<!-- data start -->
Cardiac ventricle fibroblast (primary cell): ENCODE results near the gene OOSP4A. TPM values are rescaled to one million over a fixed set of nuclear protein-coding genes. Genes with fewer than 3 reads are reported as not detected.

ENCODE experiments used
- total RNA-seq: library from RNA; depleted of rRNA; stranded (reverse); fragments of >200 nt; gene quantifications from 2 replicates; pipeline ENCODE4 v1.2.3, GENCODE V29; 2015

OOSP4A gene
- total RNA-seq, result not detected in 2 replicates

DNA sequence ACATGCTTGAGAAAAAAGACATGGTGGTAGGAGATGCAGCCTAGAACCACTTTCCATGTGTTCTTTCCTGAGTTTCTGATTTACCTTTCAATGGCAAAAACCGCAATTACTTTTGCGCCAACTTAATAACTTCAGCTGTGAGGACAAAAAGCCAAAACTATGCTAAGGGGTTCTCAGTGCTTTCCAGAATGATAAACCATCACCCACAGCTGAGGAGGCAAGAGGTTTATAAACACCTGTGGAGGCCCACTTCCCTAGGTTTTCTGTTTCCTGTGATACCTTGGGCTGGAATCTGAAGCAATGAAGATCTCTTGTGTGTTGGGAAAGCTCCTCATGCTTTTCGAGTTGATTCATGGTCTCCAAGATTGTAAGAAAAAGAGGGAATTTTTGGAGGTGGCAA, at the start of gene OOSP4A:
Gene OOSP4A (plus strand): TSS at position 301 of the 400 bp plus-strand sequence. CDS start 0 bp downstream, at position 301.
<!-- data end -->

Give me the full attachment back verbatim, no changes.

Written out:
Cardiac ventricle fibroblast (primary cell): ENCODE results near the gene OOSP4A. TPM values are rescaled to one million over a fixed set of nuclear protein-coding genes. Genes with fewer than 3 reads are reported as not detected.

ENCODE experiments used
- total RNA-seq: library from RNA; depleted of rRNA; stranded (reverse); fragments of >200 nt; gene quantifications from 2 replicates; pipeline ENCODE4 v1.2.3, GENCODE V29; 2015

OOSP4A gene
- total RNA-seq, result not detected in 2 replicates

DNA sequence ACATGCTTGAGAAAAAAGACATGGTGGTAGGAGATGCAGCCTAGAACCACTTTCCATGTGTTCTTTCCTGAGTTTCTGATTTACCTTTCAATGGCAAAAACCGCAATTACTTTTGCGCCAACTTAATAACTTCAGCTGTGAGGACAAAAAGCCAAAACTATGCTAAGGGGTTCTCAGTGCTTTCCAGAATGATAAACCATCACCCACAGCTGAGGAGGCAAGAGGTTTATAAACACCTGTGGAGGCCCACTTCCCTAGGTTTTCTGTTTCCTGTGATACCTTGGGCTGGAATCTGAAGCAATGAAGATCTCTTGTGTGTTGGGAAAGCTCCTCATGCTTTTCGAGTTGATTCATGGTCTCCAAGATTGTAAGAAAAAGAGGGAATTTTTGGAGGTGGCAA, at the start of gene OOSP4A:
Gene OOSP4A (plus strand): TSS at position 301 of the 400 bp plus-strand sequence. CDS start 0 bp downstream, at position 301.